Your Brain on Adult Music Lessons

How Learning an Instrument Improves Cognition for Children and Adults


“Play it,” Susan said.

“But I’ve never seen it before,” I protested.

Susan, my flute teacher of four years, had just plunked down a Handel Sonata in F major on my music stand.

“Try it, sight reading is good for your brain,” Susan urged.

I wanted to see if playing the flute would help me locate those darn car keys.

Good for your brain—Susan’s words resonated with me. Like so many middle-aged people, I worry about my brain; particularly because my father died of dementia a few years ago. As musicians, we’ve heard it many times: learning an instrument is good for your brain. But we’ve also heard it about other activities like exercise, crossword puzzles, and mahjong. So before I took up running or joined my friends at the card table, I wanted to see if playing the flute would help me locate those darn car keys.

Gottfried Schlaug is a well-known neurologist who has studied the relationship between music and the brain extensively. He has proven that child musicians’ brains are structurally and functionally different than non-musicians’. Specifically, child musicians have larger corpus callosums—the part of the brain that plays a role in inter-hemispheric communication. The corpus callosum transfers motor, sensory, and cognitive information between the brain hemispheres. Schlaug also found that learning an instrument can result in long lasting changes in brain plasticity, which is the ability of the brain to change as a result of experience.

In January 2014, an article titled “How musical training affects cognitive development: rhythm, reward and other modulating variables” by Miendlarzewska and Trost (Frontiers in Neuroscience) concluded that musical training results in a wide array of long-term effects:

Listening skills: Musical training improves listening skills, including sound discrimination.

Linguistic skills: Musical training has been shown to transfer to language related skills, suggesting that there is a common overlap in brain networks between speech and music. Students with musical training had better auditory perception, verbal fluency and memory, second language acquisition, and reading abilities.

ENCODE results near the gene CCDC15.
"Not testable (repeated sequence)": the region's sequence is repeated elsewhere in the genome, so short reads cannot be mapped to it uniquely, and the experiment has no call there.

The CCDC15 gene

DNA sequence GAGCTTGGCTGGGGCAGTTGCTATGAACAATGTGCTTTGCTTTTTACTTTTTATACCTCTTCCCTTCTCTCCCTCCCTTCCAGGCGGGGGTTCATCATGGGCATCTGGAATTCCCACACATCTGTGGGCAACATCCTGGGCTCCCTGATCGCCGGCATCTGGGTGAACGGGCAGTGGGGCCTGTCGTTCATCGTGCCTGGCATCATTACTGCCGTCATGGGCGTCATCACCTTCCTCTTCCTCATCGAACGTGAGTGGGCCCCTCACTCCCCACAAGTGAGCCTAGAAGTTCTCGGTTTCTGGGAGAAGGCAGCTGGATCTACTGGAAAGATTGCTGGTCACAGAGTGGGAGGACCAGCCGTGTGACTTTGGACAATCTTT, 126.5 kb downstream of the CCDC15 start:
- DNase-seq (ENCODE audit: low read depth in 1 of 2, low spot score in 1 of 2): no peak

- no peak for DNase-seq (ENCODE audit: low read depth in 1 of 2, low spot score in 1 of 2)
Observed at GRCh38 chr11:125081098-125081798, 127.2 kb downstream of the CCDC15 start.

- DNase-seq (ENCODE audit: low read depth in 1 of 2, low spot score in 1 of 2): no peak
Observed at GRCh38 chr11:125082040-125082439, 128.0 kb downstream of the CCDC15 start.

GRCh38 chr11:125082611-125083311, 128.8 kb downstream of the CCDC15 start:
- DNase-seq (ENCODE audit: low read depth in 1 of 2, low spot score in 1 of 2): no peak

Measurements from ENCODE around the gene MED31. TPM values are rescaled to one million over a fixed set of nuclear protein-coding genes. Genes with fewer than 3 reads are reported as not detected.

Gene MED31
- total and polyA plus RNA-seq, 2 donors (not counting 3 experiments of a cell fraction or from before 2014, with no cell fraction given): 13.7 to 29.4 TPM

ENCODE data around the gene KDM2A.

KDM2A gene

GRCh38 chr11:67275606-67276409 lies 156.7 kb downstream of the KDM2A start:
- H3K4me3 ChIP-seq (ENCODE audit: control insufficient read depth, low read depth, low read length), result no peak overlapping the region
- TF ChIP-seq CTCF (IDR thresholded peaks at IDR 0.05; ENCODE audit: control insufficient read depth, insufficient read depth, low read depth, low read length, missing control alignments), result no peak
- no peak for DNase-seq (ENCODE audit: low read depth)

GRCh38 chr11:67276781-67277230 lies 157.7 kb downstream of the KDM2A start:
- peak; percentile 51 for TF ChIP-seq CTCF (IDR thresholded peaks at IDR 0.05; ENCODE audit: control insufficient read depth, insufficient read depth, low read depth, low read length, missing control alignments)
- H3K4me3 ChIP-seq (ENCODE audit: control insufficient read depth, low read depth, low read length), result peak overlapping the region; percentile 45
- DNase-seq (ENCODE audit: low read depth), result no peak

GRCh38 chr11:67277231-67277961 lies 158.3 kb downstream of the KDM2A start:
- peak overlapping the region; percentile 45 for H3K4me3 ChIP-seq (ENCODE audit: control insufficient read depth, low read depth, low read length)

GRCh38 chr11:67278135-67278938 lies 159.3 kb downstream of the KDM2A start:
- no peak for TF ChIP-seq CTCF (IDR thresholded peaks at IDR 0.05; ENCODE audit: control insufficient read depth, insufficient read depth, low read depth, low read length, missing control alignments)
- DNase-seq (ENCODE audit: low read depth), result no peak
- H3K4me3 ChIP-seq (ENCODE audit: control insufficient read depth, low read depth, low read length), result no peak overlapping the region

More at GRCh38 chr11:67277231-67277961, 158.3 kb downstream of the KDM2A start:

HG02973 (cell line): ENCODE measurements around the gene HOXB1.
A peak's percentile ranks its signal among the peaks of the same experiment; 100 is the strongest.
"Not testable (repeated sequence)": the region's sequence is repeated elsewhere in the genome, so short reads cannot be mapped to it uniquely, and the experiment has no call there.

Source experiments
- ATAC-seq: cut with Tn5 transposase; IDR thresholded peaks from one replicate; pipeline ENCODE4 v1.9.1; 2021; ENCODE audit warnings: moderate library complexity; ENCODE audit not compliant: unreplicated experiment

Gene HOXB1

Executive function: Music training even improves the cognitive process that allows us to stay focused on means and goals and to willfully alter our behavior in response to changes in the environment.

These studies focused on children, but the article cited that musical activities can also have a beneficial impact on brain plasticity and cognitive and physical abilities later in life. Another study found that people over 60 who began to learn the piano and continued for six months showed improved results in working memory, motor skills, and perceptual speed compared to a control group without piano lessons.

This last bit of research was particularly motivating. Even if I lost most of the benefits of my six years of childhood flute study, my brain had to be benefiting from picking it up again a few years ago.

I’m back at my weekly lesson with Susan. She smiles as she places a Mozart Aria in front of me.

“Okay, okay, I know, sight reading is good for my brain,” I chuckle.

Susan’s smile fades as she says: “You played this a few weeks ago.”

Maybe I should take up running?

Copyright © 2018 Nancy M. Williams. All Rights Reserved.


  1. Ha! So true! Great article filled with wisdom and Lesley’s signature light comedic touch!

    • Thanks Suzette, I greatly appreciate the compliment.

  2. As all of Lesley’s articles are, well written and interesting. May have to take up piano again!

    • Debi, dust off the old sheet music and give it a whirl….would love to play a duet one day!
      Thanks for the comment.

  3. Maybe I should be running while sight reading! Might be twice as effective in finding car keys. Thanks for this well written and informative post!

  4. So I’m weeping uncontrollably over the tragedy of my wasted life, can’t stop but make myself come back to this piece about how studying music from the age of eight might still prevent me from succumbing to alzheimer’s, still weeping I read through it, get to the punch line and am convulsed, suddenly, in redeeming, steadying laughter. Thank you for this delightful invasion of my self pity and of course for the reminder that we can carry on regardless.

  5. I love playing the piano. It’s a really good stress reliever

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